WILMINGTON — The 1994 Chevy P30 bus now called Lagom — translated to “just the right amount” in Swedish — once belonged to a New Jersey SWAT team, according to its new owners Adam and Destiny Clayton.
“We pulled up the floors and found vintage bullets and stuff,” Destiny Clayton said.
Early Wednesday morning the young Wilmington couple set out with their five-month-old Australian Shepherd for a year “doing laps around the United States” to photograph and film weddings. Their first stop will be a tiny house festival in Georgia.
The bus was in the shop Tuesday getting upgraded leaf springs, shocks, and a new set of tires to better handle its added weight. For 11 months they had spent $45,000 rigging the bus with its own fully-functional kitchen, bedroom, work study, staircase, 75-gallon fish tank, and an electrical system including four solar panels on the roof that cost more than the bus itself.
“We looked at it as our house — not a bad price for a house,” Adam Clayton said.
After discarding most of their possessions and selling their Wilmington home in mid-February, the newly married couple looks forward to a less-is-more lifestyle.
“Through our international travels, one constant thing we saw overseas is that people with not a ton of stuff are genuinely more happy,” Adam said. “One of the ideas behind the bus is: own less and see more. When we did our first throw-a-bunch-of-crap-away, when we got married, it felt good — like taking weight off our lives.”
Not to say it won’t be a challenge. Their entire bus could fit into their old walk-in closet, he said; now, they’ll have to manage with four-square feet of closet space.
“It’s difficult. You have to be practical and ask things like, ‘What scenarios would you wear this shirt?'” Adam said.
A key component to their new life on the road will be managing the use of solar energy to carefully budget each day’s necessary tasks, from cooking to running the refrigerator to how much time they devote to charging their laptops and camera gear.
Another important daily routine will be finding a place to sleep. As an off-grid unit, they can avoid costly campgrounds and use apps like Boondocking and iOverlander to find free overnight parking spots. And according to Clayton, most Walmart, Lowe’s, and Home Depot stores will put you up in their parking lots if you call ahead of time.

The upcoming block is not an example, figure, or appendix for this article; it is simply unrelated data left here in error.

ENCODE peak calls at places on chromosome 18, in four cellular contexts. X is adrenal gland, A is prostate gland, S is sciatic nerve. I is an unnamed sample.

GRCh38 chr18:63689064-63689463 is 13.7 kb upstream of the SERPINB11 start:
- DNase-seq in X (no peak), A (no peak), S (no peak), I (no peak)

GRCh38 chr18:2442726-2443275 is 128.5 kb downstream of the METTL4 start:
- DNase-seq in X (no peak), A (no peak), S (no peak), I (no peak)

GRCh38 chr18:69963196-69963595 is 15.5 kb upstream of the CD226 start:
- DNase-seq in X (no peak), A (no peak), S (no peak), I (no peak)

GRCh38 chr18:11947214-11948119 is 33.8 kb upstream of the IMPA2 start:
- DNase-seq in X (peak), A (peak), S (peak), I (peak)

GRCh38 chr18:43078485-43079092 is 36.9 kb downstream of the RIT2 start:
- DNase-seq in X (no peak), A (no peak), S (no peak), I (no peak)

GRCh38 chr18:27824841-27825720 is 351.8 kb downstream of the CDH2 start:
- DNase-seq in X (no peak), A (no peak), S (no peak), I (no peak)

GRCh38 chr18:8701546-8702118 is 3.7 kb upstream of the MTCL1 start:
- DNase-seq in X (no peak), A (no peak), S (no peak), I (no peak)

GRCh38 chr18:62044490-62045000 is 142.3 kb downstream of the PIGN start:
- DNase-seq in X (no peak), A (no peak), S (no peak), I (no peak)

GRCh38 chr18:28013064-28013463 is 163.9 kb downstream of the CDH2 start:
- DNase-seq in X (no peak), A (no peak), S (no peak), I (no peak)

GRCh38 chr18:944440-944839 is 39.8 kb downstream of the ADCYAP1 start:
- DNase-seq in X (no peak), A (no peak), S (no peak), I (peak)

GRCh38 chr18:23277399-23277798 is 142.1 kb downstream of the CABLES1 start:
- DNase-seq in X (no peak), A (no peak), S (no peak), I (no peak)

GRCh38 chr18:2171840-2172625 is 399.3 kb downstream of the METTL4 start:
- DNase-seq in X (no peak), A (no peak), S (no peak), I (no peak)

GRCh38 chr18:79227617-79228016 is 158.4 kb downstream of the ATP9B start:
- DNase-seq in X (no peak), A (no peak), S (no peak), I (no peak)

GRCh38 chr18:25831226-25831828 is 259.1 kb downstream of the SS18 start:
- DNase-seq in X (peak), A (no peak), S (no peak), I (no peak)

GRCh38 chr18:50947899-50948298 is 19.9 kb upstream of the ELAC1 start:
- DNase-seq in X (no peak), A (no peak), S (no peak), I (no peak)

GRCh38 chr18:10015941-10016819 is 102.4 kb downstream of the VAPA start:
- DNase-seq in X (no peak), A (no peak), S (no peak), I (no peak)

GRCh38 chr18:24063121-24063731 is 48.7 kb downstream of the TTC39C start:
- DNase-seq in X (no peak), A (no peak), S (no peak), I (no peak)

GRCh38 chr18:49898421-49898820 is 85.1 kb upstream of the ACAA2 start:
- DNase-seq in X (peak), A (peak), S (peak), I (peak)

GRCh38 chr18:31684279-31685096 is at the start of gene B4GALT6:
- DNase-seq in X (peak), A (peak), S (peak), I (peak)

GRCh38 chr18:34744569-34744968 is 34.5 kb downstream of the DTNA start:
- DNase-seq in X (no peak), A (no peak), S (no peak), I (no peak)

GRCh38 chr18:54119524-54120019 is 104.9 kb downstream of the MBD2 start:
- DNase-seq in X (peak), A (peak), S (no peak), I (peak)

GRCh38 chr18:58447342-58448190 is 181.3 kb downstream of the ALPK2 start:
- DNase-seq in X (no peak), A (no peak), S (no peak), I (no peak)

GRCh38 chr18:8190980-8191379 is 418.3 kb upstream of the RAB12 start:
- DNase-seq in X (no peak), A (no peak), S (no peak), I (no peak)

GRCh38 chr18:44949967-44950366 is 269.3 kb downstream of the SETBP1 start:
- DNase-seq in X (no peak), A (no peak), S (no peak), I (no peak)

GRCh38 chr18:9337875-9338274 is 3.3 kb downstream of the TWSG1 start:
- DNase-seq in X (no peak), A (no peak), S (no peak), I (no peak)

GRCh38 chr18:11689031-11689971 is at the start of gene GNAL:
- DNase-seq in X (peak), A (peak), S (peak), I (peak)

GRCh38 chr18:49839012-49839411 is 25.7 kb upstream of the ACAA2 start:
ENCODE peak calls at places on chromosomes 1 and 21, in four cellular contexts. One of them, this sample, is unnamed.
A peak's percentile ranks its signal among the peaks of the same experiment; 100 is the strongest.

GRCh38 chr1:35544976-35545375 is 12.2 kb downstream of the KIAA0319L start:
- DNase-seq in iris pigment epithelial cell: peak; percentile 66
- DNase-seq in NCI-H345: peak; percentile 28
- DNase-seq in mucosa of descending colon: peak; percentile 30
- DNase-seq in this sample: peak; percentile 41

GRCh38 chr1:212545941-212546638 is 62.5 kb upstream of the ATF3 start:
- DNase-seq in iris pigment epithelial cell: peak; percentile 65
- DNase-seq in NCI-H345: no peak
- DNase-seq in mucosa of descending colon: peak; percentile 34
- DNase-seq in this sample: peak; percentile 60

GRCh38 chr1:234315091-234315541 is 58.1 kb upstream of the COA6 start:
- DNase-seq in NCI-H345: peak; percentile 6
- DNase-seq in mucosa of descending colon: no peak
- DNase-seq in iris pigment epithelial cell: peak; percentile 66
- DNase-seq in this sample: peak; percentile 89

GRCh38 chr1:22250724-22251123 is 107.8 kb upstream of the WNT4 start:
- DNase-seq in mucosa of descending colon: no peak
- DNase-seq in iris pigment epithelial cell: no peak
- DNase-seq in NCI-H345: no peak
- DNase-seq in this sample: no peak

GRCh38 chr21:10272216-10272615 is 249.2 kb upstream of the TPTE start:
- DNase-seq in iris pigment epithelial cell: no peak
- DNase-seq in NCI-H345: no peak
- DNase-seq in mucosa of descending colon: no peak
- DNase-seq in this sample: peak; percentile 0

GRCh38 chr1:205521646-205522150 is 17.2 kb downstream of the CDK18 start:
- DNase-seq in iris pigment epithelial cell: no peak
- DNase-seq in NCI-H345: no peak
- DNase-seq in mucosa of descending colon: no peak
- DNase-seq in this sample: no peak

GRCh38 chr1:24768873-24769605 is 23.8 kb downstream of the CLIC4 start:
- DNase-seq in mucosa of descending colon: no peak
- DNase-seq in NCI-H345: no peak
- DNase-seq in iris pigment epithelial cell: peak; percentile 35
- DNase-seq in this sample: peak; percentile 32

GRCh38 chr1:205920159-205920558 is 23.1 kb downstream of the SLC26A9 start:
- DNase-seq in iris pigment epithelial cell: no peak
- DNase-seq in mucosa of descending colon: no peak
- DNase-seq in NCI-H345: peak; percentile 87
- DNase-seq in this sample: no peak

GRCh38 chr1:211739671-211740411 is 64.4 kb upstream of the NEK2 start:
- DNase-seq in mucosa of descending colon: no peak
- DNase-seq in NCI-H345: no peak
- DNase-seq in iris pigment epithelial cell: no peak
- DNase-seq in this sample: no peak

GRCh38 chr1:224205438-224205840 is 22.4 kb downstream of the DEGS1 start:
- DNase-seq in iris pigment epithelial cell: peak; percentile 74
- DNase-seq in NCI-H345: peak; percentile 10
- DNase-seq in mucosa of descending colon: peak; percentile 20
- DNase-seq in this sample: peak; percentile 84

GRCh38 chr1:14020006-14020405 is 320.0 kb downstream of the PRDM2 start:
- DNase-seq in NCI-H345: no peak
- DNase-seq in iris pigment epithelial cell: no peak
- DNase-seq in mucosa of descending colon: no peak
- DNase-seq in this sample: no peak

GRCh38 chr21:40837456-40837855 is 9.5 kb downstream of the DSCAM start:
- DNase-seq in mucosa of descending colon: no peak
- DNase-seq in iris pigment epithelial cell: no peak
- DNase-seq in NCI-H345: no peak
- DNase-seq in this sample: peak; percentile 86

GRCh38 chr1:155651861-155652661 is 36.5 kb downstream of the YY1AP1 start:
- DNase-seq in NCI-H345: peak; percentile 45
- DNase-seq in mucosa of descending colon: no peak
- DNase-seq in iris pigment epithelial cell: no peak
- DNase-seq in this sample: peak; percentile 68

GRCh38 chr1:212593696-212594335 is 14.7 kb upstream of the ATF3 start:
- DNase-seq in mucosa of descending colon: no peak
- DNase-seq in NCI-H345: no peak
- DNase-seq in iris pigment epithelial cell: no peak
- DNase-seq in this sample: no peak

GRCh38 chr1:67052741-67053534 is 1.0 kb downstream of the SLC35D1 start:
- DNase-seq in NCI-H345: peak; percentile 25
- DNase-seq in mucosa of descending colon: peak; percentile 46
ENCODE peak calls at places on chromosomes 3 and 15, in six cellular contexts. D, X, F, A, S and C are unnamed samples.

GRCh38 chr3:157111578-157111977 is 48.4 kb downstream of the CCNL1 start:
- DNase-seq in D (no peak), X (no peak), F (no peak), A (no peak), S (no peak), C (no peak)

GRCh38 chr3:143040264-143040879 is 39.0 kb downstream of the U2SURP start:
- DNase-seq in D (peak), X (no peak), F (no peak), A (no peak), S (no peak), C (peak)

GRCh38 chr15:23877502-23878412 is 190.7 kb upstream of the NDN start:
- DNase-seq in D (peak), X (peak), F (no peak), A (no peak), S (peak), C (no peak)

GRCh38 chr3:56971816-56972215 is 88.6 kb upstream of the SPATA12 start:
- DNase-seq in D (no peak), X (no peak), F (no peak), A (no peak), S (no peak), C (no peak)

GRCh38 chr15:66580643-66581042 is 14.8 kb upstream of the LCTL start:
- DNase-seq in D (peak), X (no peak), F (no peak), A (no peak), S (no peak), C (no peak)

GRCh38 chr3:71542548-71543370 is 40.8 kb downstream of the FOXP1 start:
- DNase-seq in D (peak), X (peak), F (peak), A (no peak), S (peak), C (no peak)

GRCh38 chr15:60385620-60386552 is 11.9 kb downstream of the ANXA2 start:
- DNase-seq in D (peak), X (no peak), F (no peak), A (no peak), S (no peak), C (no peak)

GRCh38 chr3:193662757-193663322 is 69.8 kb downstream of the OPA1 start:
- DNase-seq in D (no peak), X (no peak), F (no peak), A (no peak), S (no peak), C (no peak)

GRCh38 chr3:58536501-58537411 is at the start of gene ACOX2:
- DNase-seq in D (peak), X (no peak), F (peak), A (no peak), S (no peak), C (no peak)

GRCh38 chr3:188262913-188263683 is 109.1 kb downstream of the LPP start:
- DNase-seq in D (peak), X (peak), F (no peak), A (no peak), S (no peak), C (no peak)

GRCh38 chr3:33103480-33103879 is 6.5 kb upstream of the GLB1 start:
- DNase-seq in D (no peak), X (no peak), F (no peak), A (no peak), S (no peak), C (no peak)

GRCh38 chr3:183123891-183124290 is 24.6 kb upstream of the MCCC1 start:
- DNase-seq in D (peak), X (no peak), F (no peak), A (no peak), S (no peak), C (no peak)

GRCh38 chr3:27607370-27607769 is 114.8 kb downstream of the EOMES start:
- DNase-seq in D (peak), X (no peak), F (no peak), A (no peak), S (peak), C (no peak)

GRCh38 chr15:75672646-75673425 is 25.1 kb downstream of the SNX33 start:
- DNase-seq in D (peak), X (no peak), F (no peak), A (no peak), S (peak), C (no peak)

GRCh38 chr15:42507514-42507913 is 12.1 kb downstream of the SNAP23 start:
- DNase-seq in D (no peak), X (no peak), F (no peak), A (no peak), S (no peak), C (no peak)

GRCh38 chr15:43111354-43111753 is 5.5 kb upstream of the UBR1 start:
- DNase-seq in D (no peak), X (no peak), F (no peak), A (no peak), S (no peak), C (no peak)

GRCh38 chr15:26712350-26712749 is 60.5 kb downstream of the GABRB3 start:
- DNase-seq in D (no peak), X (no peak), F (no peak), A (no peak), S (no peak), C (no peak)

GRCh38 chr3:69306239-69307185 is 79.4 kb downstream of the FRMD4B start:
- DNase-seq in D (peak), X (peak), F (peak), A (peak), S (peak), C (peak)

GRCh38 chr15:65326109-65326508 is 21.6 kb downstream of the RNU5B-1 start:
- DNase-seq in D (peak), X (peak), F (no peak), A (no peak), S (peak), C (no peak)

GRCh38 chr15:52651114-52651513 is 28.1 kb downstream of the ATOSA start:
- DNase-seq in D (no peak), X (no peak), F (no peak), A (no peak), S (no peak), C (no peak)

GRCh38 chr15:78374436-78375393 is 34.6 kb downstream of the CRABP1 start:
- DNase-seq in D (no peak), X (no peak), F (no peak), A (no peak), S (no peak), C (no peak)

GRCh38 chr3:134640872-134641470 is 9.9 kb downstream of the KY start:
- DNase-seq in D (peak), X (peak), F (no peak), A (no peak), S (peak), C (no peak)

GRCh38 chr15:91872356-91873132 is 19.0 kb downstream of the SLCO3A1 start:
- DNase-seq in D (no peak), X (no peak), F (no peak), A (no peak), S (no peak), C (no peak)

“Cracker Barrel is also a big one the bus community is talking about now, which is a plus because you can wake up and eat breakfast there too,” Adam said.
In June they’ll shoot a wedding in Utah’s Arches National Park before returning to Wilmington for a few local jobs. Then it’s off to Iceland for a week-long vacation and Finland for another wedding before returning to the bus in the early fall to cruise around North Carolina.
“We’ll check out the mountains in the hot months,” Destiny said. “We have air conditioning and heat on the bus but it’s not as efficient as a house.”
Adam said their social media following — they go by the brand name Becoming Borderless — will be an important tool to keep people interested in their journey while building towards their long-term goals.
“Our biggest dream is to figure out a way to use this bus, social media, and our outdoor experiences to work with a company like National Geographic; shooting documentaries and wildlife photography, things like that,” Adam said.
He said his wife recently finished a Master of Science in Environmental Studies, and they want to use social media as a platform to push conservation and ocean management (her emphasis of study).
“There’s also the goal of reducing our footprint in general. That’s what’s cool about living on a bus,” Destiny said.
After a year in the bus, Adam said they’ll determine if more time on the road is in order or if it’s time to move somewhere overseas.
“This for us is an opportunity to see what’s in our own backyard before we head out,” Adam said.